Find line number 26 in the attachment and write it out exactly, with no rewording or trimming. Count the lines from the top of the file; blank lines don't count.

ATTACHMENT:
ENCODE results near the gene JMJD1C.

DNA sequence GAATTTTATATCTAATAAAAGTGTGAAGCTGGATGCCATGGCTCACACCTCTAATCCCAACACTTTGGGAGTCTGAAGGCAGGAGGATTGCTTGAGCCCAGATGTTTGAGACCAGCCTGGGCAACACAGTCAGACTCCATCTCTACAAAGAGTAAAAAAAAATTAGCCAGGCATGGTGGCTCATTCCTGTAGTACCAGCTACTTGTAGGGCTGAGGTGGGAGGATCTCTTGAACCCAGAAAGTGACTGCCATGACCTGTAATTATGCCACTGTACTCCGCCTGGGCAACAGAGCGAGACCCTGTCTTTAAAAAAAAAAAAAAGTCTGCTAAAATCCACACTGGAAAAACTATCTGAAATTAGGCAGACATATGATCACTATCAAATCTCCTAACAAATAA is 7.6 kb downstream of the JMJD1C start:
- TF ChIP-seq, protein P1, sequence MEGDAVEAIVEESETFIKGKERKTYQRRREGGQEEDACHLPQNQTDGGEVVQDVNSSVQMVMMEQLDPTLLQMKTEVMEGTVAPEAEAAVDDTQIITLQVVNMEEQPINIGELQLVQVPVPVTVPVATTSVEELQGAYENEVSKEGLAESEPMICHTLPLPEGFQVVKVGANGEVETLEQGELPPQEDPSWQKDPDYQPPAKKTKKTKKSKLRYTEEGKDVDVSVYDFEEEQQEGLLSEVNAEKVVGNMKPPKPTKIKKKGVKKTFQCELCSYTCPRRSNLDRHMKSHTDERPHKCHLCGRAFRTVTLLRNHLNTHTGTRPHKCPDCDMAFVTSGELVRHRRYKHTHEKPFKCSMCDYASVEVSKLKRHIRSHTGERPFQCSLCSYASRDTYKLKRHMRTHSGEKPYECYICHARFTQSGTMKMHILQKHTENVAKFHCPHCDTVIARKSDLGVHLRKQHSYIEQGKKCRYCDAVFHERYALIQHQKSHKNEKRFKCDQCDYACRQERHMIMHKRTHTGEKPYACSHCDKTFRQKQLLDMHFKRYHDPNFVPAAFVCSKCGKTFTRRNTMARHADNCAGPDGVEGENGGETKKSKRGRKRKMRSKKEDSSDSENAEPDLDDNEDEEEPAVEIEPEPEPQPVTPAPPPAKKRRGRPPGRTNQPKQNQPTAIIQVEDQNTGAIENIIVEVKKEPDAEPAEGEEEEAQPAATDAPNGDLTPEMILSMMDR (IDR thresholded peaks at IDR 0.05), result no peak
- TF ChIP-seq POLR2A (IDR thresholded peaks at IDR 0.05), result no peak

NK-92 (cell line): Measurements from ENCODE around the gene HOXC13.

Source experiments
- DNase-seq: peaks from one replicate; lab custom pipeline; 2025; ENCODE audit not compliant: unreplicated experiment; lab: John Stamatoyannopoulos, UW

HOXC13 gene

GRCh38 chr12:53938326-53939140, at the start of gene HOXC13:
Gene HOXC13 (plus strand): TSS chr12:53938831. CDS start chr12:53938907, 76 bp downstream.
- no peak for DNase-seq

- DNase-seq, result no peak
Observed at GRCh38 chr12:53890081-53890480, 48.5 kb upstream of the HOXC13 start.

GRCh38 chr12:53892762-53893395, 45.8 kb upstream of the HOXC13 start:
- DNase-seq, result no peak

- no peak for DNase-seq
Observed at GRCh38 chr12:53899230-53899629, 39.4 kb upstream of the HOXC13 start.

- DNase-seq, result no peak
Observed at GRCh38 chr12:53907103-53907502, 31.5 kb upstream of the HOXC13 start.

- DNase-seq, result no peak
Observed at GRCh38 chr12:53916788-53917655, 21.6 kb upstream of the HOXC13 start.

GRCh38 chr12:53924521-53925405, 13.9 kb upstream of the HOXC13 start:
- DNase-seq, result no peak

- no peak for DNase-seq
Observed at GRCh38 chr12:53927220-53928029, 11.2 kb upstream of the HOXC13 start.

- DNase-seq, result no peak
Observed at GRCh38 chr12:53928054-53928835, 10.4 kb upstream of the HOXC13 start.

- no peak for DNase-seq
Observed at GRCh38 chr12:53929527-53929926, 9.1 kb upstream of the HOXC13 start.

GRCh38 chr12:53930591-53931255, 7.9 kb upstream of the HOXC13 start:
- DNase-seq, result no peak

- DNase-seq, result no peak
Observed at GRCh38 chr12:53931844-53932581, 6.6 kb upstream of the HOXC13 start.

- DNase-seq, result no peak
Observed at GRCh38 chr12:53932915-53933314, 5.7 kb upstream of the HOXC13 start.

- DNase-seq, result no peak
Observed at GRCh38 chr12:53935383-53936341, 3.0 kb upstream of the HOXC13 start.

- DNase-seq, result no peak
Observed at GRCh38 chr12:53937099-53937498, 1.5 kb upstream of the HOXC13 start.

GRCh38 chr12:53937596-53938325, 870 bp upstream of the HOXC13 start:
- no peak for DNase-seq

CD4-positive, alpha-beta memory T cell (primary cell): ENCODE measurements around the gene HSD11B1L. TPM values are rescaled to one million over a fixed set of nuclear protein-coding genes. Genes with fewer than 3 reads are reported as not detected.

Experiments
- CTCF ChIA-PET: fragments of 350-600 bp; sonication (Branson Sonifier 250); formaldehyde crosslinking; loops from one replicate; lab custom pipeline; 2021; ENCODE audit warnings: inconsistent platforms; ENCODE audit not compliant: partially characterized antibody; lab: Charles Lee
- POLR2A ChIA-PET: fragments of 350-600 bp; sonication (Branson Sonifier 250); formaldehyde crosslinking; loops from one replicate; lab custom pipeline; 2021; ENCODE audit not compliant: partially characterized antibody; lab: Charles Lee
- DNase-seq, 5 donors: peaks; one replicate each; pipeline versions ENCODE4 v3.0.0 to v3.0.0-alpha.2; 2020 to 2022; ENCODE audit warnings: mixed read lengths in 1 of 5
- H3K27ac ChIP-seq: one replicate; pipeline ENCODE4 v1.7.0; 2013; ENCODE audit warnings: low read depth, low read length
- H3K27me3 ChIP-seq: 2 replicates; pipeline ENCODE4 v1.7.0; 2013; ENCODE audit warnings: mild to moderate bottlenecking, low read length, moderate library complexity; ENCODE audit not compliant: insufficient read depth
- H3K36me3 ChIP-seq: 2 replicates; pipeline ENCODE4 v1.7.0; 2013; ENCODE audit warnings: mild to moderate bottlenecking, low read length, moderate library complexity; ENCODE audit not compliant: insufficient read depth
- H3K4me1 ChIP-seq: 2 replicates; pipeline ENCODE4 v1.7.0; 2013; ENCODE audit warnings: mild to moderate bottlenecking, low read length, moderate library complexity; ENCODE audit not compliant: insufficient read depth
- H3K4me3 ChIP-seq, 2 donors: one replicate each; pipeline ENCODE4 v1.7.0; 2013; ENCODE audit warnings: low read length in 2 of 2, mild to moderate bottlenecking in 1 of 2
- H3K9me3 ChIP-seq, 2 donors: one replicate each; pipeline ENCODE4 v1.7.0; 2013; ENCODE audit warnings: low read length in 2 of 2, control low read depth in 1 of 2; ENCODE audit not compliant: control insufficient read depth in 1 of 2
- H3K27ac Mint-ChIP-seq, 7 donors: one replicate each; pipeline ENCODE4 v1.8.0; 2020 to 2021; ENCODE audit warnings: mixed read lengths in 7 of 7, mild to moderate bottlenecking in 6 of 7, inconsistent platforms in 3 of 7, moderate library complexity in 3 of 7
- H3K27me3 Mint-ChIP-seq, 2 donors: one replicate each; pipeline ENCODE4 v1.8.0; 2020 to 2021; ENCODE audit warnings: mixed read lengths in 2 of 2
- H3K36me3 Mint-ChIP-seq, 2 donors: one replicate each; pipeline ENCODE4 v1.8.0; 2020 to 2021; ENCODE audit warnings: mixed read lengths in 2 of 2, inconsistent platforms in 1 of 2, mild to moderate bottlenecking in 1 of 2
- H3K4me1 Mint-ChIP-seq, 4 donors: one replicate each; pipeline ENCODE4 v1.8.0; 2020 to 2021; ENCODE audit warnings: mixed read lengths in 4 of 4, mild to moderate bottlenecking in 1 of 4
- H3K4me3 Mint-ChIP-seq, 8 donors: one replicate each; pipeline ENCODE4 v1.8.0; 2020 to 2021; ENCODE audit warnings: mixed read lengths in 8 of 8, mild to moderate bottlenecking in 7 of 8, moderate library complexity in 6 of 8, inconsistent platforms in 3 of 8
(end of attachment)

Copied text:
- DNase-seq, result no peak